At that point my receipt for the bearing lube for my bearings that I bought from a skateboard company that fit in my wheels that are mounted to trucks, looking a whole lot like skateboard wheels and trucks because they are the same damn thing, duh, came through the machine.  Beep.

'So, what you are saying, is that you have never had anyone roller skate here? In this skate park?  Someone skating?'

'We just set up for skateboards, you see?'

We're both eyeing each other, trying to figure out which one of us is too dense to understand a point.  He must of decided it was me, so he elaborated a bit,

'We've had people ask if kids could ride their scooters and stuff, but it's really only for skateboards.  Skate.  Boards.'

Oh, okay.  Maybe he thinks I mean I want to drop off six year old in a pair of roller skates and fuck off for an afternoon pedicure?

'What about adult roller skaters?  With insurance and stuff?'

'No,' taking a deep breath, remaining calm, 'It's only set up for skateboarding.  In here.  Where there is only skateboarding.'

'Oh, okay.  Thanks.'  I left.  Because I'm gracious like that sometimes. 

As I was carrying my purchase, sold at the only set up for skateboards shop out to use for my not a skateboard skates, I couldn't help but reflect that something had gone a bit odd since I was a twelve year old with a skateboard, feeling hard done by because I wasn't allowed to skate anywhere there was concrete.  If I tried, police people (or bylaw officers or most likely the old bird who spied out her window day and night looking for hooligans - hey, it was a small town) would come along and hassle me.

No Skateboarding Allowed. 

I'm not nearly as obtuse as skateboard buddy thinks I am, I know that 'it's only set up for skateboarding' was his nicey nice way of saying, 'we don't want your kind around here.'  Because it wasn't about the surface being inappropriate for my wheelie things since my wheelie things actually inspired his wheelie things, and as far as skating goes, he should bow down and thank my beautiful quads for his johnny come lately flat board fad.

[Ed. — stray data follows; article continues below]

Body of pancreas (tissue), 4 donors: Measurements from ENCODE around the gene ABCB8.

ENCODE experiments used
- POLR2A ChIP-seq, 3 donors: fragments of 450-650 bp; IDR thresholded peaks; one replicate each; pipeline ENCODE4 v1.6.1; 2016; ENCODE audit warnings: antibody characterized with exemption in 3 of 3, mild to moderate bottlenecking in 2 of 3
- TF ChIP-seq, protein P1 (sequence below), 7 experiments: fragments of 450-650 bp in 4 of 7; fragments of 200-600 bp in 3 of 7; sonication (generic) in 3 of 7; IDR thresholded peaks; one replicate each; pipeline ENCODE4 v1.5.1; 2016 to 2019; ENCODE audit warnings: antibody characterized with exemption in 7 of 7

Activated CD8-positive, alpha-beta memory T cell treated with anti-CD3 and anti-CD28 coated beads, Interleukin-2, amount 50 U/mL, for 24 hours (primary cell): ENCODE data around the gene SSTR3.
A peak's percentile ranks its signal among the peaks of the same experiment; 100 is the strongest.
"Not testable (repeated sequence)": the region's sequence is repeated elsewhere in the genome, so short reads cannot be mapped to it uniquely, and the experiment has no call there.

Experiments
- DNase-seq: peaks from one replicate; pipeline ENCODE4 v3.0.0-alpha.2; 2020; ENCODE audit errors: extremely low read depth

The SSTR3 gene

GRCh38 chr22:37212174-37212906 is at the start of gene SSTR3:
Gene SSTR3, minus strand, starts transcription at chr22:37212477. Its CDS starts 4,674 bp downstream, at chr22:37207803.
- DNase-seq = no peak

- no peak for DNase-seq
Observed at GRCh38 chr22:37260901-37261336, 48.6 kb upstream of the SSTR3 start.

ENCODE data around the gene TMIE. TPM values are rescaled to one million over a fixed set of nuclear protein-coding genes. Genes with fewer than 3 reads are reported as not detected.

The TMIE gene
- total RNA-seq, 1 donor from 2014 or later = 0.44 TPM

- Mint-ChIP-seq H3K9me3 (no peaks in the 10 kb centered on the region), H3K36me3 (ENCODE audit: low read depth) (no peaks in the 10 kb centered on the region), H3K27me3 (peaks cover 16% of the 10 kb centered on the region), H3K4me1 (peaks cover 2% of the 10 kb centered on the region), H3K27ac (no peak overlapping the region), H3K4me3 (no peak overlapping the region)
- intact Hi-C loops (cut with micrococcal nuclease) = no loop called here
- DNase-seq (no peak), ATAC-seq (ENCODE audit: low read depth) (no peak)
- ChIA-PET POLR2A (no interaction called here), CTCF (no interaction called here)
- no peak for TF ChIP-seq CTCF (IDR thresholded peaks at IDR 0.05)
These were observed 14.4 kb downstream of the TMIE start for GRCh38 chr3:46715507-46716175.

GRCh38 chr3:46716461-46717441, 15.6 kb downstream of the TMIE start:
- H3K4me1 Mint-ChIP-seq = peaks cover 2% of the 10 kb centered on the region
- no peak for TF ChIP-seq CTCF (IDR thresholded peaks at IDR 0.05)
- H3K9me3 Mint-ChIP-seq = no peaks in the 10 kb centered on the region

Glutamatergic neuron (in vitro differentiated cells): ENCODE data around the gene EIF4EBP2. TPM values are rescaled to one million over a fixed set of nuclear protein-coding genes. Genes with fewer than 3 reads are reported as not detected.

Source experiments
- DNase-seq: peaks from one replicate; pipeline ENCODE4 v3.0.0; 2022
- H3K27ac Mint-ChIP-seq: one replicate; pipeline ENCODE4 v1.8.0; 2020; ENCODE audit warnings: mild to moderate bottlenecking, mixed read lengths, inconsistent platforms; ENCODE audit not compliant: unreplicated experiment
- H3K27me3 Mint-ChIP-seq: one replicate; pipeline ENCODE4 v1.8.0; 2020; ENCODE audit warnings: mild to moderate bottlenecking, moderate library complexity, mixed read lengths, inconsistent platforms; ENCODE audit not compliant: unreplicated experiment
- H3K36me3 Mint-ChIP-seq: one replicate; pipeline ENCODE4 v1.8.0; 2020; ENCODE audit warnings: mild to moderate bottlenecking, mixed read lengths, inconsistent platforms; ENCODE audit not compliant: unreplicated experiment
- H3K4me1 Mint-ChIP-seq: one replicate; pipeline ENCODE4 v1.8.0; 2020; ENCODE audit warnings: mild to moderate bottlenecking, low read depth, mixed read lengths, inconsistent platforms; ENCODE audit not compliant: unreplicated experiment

Skateboarders refusing to let other people skate?  Putting up barriers, hiding behind arbitrary designations, limiting access to a totally skateable surface?  When did this aging punk wearing a toque indoors with suspiciously red-rimmed eyes turn into The Man?

Or maybe it's just me.  Maybe if the rollergirl asking to skate at the indoor skate park wasn't a rotund, thirty-something old crank dragging a whiny kid around with her, they might be more accommodating.  Because me in there, well, I'd probably bring down the tone.  Remind the skater boards of their mortality and freak them out before they drop in a half pipe.  I might even pocket a fistful of bearings and a couple of stickers. 

You just can't trust anyone over thirty.

But anyway.   

Here is my prediction for Mr. Skate Park Police. 

Given the growing popularity of roller sports, not just derby, but jam skating and aggressive quad skaters, in five years the kids will be breaking down the doors of the indoor skate parks.  And they'll have to, because all the cool, rebel kids will be on quads, and nobody but embarrassing dads who talk shit and come out to the skate park Sunday mornings to break their tailbones actually skateboard anymore.

I, however, will not be holding rallies, trying to break the tyrannical segregation between skater boarders and quad skaters because I think that skate parks are freaking dangerous and I am way too old for that shit.

Slopes = death.

Give a nice flat track anyday.

Thursday, January 13, 2011

fouling out

I admit that my vocabulary tends to run towards the slightly profane.  Or very profane, if you factor in that I spend most of my time with two young, impressionable children.  My kids are well versed in the world of trucker talk.  The two year old has been known to throw down a toy with frustration and yell out 'damnit!'  He once, to my profound embarrassment, announced his departure from a game with his sister by saying, 'fuck it.'